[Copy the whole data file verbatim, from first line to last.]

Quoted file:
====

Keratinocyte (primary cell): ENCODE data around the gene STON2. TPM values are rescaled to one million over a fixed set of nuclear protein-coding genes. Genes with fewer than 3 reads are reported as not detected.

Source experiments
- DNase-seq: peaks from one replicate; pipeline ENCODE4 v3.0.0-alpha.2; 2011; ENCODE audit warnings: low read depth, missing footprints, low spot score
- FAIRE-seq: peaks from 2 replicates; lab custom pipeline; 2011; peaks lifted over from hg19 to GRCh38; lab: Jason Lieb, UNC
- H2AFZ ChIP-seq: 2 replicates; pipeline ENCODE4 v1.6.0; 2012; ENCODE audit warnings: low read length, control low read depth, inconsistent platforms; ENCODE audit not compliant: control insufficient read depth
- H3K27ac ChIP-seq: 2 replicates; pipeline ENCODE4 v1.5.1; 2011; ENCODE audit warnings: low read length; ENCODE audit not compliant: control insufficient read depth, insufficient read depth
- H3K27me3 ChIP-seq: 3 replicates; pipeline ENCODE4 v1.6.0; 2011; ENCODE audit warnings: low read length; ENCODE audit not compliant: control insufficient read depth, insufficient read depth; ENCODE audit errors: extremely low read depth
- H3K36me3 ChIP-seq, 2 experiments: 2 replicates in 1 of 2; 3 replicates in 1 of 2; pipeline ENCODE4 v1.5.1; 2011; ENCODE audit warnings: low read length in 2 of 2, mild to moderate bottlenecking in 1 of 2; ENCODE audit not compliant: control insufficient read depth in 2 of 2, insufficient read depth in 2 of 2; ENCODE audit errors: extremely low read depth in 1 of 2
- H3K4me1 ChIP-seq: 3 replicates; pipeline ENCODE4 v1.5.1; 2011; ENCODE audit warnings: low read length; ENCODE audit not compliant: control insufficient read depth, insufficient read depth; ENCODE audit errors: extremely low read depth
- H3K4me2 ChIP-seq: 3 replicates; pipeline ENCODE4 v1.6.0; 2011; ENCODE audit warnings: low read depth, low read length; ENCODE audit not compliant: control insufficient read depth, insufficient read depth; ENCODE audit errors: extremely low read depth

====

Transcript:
Keratinocyte (primary cell): ENCODE data around the gene STON2. TPM values are rescaled to one million over a fixed set of nuclear protein-coding genes. Genes with fewer than 3 reads are reported as not detected.

Source experiments
- DNase-seq: peaks from one replicate; pipeline ENCODE4 v3.0.0-alpha.2; 2011; ENCODE audit warnings: low read depth, missing footprints, low spot score
- FAIRE-seq: peaks from 2 replicates; lab custom pipeline; 2011; peaks lifted over from hg19 to GRCh38; lab: Jason Lieb, UNC
- H2AFZ ChIP-seq: 2 replicates; pipeline ENCODE4 v1.6.0; 2012; ENCODE audit warnings: low read length, control low read depth, inconsistent platforms; ENCODE audit not compliant: control insufficient read depth
- H3K27ac ChIP-seq: 2 replicates; pipeline ENCODE4 v1.5.1; 2011; ENCODE audit warnings: low read length; ENCODE audit not compliant: control insufficient read depth, insufficient read depth
- H3K27me3 ChIP-seq: 3 replicates; pipeline ENCODE4 v1.6.0; 2011; ENCODE audit warnings: low read length; ENCODE audit not compliant: control insufficient read depth, insufficient read depth; ENCODE audit errors: extremely low read depth
- H3K36me3 ChIP-seq, 2 experiments: 2 replicates in 1 of 2; 3 replicates in 1 of 2; pipeline ENCODE4 v1.5.1; 2011; ENCODE audit warnings: low read length in 2 of 2, mild to moderate bottlenecking in 1 of 2; ENCODE audit not compliant: control insufficient read depth in 2 of 2, insufficient read depth in 2 of 2; ENCODE audit errors: extremely low read depth in 1 of 2
- H3K4me1 ChIP-seq: 3 replicates; pipeline ENCODE4 v1.5.1; 2011; ENCODE audit warnings: low read length; ENCODE audit not compliant: control insufficient read depth, insufficient read depth; ENCODE audit errors: extremely low read depth
- H3K4me2 ChIP-seq: 3 replicates; pipeline ENCODE4 v1.6.0; 2011; ENCODE audit warnings: low read depth, low read length; ENCODE audit not compliant: control insufficient read depth, insufficient read depth; ENCODE audit errors: extremely low read depth